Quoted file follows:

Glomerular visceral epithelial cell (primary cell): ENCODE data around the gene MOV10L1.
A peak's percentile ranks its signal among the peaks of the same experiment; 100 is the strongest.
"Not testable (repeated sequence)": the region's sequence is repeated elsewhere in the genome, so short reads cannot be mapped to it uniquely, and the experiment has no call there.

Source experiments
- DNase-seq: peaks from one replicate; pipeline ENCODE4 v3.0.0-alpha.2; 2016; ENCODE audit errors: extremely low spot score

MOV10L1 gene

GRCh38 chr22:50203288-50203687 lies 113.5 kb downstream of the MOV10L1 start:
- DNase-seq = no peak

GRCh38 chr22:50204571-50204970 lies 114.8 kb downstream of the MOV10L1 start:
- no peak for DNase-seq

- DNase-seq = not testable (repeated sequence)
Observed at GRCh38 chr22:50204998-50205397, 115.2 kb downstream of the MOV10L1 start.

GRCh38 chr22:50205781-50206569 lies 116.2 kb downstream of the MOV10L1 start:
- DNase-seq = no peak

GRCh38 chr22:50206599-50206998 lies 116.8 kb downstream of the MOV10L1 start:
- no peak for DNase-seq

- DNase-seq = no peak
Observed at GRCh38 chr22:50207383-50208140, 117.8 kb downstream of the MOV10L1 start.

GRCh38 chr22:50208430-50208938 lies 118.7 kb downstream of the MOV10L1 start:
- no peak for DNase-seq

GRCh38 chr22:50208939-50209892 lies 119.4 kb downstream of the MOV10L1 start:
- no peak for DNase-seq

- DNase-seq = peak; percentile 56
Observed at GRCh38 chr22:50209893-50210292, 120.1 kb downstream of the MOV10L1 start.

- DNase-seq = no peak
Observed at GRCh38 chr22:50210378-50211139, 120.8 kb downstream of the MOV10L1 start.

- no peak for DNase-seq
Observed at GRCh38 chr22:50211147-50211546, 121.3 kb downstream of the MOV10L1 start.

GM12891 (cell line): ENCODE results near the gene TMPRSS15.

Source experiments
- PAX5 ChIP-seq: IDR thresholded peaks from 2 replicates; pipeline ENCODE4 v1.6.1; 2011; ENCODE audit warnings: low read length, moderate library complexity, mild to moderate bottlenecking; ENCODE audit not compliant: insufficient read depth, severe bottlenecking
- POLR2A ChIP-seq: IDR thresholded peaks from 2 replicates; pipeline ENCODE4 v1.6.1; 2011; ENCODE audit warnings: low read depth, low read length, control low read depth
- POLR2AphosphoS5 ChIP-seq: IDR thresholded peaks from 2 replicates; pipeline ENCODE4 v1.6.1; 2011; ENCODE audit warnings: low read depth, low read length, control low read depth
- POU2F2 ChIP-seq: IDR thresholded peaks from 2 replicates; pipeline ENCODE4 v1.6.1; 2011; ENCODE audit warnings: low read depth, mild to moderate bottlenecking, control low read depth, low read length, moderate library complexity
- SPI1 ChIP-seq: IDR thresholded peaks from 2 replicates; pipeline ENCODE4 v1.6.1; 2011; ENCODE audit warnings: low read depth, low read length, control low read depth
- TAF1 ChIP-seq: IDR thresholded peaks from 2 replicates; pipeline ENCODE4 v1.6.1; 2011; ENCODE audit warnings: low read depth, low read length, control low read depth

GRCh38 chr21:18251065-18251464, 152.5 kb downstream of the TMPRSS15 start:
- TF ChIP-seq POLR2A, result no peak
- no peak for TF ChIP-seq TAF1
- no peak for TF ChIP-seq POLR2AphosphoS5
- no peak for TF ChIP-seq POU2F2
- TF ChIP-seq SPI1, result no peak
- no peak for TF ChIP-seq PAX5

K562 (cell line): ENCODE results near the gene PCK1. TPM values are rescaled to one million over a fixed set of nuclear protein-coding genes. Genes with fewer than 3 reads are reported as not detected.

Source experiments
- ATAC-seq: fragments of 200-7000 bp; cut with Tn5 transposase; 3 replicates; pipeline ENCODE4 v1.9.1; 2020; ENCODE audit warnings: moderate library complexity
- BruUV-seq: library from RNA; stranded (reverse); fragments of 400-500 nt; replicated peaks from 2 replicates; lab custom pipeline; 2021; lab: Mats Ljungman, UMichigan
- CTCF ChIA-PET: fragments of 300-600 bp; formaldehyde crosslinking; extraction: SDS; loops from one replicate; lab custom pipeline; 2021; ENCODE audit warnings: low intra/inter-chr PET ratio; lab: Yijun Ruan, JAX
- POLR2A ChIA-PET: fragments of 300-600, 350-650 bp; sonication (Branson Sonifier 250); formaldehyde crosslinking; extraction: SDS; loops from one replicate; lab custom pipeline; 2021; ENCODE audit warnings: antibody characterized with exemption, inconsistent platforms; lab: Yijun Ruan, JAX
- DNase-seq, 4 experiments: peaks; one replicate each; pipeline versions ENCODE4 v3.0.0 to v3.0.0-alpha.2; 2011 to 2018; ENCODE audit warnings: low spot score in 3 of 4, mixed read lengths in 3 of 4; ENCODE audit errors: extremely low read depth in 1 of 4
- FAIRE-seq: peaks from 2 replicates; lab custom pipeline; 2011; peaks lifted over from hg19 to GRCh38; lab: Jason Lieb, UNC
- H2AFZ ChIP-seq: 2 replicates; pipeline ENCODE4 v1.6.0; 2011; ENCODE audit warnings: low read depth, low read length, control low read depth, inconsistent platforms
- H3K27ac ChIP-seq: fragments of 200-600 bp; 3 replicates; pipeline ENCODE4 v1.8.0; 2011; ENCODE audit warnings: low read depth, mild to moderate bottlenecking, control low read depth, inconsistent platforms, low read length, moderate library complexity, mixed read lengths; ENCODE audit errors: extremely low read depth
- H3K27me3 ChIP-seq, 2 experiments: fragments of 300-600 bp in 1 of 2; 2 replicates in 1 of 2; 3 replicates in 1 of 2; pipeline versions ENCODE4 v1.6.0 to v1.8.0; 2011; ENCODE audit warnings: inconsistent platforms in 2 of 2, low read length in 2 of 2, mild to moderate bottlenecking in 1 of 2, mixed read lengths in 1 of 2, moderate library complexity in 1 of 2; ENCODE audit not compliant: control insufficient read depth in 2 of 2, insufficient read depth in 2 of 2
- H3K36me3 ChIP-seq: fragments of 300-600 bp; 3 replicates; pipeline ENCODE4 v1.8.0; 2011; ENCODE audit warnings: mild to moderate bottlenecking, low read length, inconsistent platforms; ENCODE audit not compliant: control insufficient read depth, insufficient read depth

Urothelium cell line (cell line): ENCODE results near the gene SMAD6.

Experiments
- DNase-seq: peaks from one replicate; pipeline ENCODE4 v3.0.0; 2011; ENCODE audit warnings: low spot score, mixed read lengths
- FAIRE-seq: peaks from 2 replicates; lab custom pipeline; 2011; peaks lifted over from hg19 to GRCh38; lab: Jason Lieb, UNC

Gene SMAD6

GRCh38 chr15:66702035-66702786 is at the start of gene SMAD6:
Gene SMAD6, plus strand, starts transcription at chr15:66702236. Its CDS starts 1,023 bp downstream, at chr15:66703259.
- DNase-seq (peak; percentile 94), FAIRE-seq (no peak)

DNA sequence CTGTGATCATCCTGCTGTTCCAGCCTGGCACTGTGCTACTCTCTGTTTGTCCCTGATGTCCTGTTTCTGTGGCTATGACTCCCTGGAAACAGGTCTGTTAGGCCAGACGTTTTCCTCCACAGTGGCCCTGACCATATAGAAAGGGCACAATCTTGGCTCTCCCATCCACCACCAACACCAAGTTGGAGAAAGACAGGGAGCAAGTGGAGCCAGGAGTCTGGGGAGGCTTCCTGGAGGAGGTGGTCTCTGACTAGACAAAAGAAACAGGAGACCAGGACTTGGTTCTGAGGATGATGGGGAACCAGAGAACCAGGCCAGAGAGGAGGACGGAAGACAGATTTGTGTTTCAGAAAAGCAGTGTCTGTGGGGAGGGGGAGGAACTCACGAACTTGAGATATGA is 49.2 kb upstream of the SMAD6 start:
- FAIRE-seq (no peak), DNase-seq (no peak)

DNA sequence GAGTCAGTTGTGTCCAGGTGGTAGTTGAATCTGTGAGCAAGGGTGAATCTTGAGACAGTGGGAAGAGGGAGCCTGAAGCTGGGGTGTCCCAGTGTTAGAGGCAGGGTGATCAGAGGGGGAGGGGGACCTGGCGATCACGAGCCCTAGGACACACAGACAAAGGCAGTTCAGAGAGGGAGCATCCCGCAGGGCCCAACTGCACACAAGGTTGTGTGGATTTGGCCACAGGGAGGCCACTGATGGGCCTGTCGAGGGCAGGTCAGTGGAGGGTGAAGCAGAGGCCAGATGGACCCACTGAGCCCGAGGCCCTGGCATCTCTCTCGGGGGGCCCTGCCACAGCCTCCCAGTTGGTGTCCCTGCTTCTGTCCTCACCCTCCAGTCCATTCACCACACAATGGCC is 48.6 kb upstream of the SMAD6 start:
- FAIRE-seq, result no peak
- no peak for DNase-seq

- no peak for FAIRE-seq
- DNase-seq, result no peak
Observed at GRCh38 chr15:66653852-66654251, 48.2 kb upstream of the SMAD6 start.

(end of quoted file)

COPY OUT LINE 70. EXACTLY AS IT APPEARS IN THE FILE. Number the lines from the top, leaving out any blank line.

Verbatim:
- DNase-seq, result no peak